Did I tell you that the younger of Mr Lewis’s sons is one of our RE [Royal Engineers] officers. He superintended the building of our mess. We now have 3 snug (for war time) messes in this part of the world, so long as the Bosch don’t shell.

Will wrote me about Max Ohler who is “missing”. Will doesn’t seem to get my very occasional letters. I wish when next you write, you would tell him that I have received all of his, and that I am not now, and may not be again, in a position to make any direct enquiry about MO. I have however been able to put enquiries thro’ the British Graves Commission and made a request for them to be passed on to the French authorities. If he hears nothing, it may add something to Johanna’s hope that Max has not been buried by us or the French, or if unfortunately he does hear, at any rate, even that will be some comfort too, to know at least the boy has been buried & his grave registered.

All very uncheery – what!

I’m sending you a souvenir menu card of a little Xmas dinner we had. The pennant is our sign by day & the lamp by night – the flags are those of the Signal Section. I hope you’ll like my hurried design.

Also I’ve been to see our follies. They’re awfully good & include some professionals – the “girls” are quite edible.

With my dear love to you both

Yours ever
Percy

Letter from Percy Spencer (D/EZ177/7/6/12-14)

“If keeping your heart up & your head low will carry us through…”

Percy Spencer wrote to his sister Florence from behind the lines with a few cheerful words.

Feb 4, 1917
My dear WF

If the ink lasts in my pen I hope to write you a few lines – if it doesn’t, you’ll have to wait for the ink in the filler is frozen solid.

It’s a perfectly grand day and we’re all enjoying it with the full pleasure that comes to those who feel they have well earned it. Garwood & Tyrrell are both outside the hut playing footer while “Miss Jones” (the latest addition to my staff) and I “hold the fort”. The weather is and has been bitter cold, but grand for those out of the line. There have been times though, since I came back when we’ve all thoroughly hated the beauty of the day; when our only remark has been that of the parrot of the monkey, and the night has seemed full of charm.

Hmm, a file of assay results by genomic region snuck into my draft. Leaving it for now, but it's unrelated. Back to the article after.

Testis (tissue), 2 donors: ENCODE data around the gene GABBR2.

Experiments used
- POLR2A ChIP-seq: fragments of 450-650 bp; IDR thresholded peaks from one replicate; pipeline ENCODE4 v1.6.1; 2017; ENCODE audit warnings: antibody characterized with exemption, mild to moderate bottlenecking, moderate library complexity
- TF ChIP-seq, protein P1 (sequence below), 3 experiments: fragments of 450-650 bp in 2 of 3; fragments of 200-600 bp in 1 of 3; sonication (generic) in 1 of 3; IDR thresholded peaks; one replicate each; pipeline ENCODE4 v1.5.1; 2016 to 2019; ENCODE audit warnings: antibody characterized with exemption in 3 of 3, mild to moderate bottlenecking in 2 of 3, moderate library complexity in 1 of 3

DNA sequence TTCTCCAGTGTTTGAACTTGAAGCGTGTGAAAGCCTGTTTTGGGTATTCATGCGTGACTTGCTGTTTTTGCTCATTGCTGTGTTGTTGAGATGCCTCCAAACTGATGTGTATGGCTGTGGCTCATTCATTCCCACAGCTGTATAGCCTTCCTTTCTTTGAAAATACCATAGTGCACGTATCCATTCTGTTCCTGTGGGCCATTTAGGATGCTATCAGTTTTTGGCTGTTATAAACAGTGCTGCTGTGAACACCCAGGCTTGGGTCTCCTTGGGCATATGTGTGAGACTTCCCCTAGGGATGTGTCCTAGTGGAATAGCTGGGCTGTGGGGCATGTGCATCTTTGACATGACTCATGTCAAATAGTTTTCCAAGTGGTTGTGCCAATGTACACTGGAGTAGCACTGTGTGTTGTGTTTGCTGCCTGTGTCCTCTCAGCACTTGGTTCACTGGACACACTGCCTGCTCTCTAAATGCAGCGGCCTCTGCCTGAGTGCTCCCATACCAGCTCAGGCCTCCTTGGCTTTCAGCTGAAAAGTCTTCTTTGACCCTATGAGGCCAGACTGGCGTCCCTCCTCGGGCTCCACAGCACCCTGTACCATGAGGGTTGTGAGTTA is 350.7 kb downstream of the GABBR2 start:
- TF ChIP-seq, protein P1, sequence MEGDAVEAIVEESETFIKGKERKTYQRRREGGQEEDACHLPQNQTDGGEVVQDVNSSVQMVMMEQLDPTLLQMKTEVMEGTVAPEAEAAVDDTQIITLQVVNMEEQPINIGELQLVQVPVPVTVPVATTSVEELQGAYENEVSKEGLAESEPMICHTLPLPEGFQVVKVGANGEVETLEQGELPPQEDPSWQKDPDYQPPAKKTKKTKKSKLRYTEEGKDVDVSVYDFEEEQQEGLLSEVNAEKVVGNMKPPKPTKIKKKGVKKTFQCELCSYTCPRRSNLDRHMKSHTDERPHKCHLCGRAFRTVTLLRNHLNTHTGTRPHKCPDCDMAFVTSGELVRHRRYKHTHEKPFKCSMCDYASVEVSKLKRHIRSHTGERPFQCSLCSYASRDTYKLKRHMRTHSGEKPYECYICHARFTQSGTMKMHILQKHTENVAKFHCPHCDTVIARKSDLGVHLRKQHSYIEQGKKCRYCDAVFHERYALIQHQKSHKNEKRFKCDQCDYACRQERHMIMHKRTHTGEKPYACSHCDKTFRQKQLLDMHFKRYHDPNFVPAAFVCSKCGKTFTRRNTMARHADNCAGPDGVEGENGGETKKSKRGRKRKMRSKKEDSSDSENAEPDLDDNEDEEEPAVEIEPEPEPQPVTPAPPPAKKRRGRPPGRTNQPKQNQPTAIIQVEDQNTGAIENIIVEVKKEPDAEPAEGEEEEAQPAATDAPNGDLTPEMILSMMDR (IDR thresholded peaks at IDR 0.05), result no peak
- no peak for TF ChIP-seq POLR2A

Well, “here we are”, “here we are” all right, and here we all mean to keep, if keeping your heart up & your head low will carry us through. Germany seems to be following the normal course of its hydrophobia: it ought pretty soon to reach the climax of its disease.

Letter from Percy Spencer (D/EZ177/7/6/12-14)

‘The old buffers are those good “christian” people unable to realise there is a war on or to get a move on’

Percy Spencer enjoyed his brief visit home on leave at Christmas, staying with one of his brothers in London and visiting his workplace.

Decr 29, 1916
Dear WF

These few lines are just to let you know that I have “arrived back safely in the trenches” after a very uncomfortable and tiresome journey. However, c’est la guerre.

I did not go down to Cookham again.

After walking over to Victoria and arriving nearly an hour late on Xmas Eve, I was sent back with a day’s extension, this day I spent very quietly in the armchair at my digs and at Mrs Hunt’s flat. Others more virtuous were held up at port of embarkation and [sic] this side and had a worse – much worse time than I.